As much as I enjoy attending the monthly Men for Christ meetings, Monday's threw me for a bit of a loop. The food was excellent, as always; the sermon was solid; but the music . . . well, let's just say I love hymns too much to enjoy adding drums and a driving bass line to "How Great Thou Art" or singing four or five verses of "Amazing Grace" in sixty seconds even. Call me a purist (call me a Puritan), but I just don't care for such things.
There is, of course, a problem with that mindset, a problem that has plagued churches since the dawn of the first megachurch: the consumer's approach to worship. At some point, as we watched attendance drop off and grew desperate, we decided to give people whatever they asked for instead of holding to tradition and sound practices. Church services should cater exclusively to my personal preferences, says the consumer, and if it doesn't, I'll go "church shopping" until I find one that does. Never mind that I could be leaving my community or ignoring the very real presence of the Holy Spirit at the church. Worship is about Me.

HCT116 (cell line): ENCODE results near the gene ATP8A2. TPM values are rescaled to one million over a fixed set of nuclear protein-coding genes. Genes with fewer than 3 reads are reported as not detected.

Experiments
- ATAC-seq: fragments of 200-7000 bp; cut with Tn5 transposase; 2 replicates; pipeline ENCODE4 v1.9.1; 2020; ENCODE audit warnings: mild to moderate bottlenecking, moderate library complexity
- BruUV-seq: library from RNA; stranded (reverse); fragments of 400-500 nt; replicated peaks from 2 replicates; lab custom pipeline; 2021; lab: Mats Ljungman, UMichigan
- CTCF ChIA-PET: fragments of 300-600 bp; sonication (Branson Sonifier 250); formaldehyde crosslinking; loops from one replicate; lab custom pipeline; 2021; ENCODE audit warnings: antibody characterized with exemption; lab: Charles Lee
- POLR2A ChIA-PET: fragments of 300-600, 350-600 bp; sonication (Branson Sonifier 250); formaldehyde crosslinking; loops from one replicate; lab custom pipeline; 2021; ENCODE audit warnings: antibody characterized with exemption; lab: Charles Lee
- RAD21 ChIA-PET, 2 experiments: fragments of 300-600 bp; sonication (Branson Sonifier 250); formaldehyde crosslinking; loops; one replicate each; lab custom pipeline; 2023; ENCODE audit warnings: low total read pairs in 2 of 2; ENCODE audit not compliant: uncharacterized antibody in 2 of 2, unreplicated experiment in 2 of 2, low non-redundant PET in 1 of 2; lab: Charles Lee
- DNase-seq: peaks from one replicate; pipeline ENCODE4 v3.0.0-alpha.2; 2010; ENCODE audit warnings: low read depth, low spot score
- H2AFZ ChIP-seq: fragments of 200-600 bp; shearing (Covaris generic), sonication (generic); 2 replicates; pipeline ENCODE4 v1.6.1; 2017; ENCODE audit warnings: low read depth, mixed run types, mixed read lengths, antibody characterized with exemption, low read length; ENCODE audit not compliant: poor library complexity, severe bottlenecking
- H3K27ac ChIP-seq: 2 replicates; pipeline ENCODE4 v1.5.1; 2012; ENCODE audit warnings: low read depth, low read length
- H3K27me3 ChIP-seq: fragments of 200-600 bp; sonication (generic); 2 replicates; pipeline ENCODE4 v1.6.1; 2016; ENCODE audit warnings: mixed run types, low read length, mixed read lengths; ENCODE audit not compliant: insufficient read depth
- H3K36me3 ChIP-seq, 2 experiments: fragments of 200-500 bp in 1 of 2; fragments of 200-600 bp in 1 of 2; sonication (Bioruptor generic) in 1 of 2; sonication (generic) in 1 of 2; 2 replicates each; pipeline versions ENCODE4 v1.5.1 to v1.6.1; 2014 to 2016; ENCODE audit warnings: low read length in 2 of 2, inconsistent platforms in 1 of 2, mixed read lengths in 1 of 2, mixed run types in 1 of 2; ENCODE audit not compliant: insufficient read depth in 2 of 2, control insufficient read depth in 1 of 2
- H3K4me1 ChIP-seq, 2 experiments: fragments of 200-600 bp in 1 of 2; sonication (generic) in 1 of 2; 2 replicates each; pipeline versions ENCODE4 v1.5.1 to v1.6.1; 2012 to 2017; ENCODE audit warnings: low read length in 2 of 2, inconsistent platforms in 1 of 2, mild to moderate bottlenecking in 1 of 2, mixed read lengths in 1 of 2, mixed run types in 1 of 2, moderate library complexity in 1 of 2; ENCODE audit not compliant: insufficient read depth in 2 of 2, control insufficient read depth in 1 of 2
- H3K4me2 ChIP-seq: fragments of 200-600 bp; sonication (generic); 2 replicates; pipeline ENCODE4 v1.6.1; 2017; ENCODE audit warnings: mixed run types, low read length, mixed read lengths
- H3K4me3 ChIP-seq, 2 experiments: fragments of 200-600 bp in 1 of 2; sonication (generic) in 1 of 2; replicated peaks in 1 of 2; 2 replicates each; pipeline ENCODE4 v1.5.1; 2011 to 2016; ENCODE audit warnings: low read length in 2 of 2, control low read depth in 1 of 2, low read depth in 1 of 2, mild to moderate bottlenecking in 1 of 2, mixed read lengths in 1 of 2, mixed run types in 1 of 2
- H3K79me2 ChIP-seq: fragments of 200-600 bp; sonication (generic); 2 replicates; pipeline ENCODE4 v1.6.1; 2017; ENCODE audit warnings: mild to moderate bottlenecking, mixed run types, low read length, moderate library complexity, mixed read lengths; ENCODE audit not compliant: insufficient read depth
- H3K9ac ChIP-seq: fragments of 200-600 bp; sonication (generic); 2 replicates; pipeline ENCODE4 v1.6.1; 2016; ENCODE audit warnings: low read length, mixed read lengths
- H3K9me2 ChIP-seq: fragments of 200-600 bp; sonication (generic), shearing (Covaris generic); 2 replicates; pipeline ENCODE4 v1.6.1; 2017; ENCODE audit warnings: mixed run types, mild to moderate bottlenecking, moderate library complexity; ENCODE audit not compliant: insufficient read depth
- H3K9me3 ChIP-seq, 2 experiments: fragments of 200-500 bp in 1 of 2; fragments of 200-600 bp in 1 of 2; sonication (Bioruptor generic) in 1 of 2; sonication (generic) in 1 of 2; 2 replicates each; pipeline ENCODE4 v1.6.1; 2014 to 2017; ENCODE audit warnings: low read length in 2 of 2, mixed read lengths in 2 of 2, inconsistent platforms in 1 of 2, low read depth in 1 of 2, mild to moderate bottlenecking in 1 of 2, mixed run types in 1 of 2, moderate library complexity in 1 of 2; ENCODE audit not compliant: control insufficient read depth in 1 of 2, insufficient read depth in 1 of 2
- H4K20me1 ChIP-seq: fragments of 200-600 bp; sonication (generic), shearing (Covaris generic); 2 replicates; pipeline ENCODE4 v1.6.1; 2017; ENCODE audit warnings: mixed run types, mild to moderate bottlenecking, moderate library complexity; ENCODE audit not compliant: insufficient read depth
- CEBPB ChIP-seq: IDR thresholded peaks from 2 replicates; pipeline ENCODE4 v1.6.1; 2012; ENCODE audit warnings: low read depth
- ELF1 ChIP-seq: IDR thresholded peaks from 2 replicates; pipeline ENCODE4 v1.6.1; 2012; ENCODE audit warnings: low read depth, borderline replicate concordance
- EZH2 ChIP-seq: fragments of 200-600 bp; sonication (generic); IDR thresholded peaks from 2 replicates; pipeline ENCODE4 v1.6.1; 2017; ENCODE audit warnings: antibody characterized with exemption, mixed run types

Except it isn't, is it? Worship is about an Almighty God, Father, Son, and Holy Spirit. It is about praising the One who died for me, deepening our relationship, and observing all His commands. It's also about encouraging one another, building up the family of God, supporting the united body of Christ. Not one of those things demands the church to cater to my every whim, to match all of my personal preferences. But they do require us to selflessly lay aside our wants for the needs of others, to change the forms of the message without ever compromising the integrity of the gospel.
Whether it's music or something else, let it go. Allow God to do new things, to rise above your own preferences and lead others to salvation.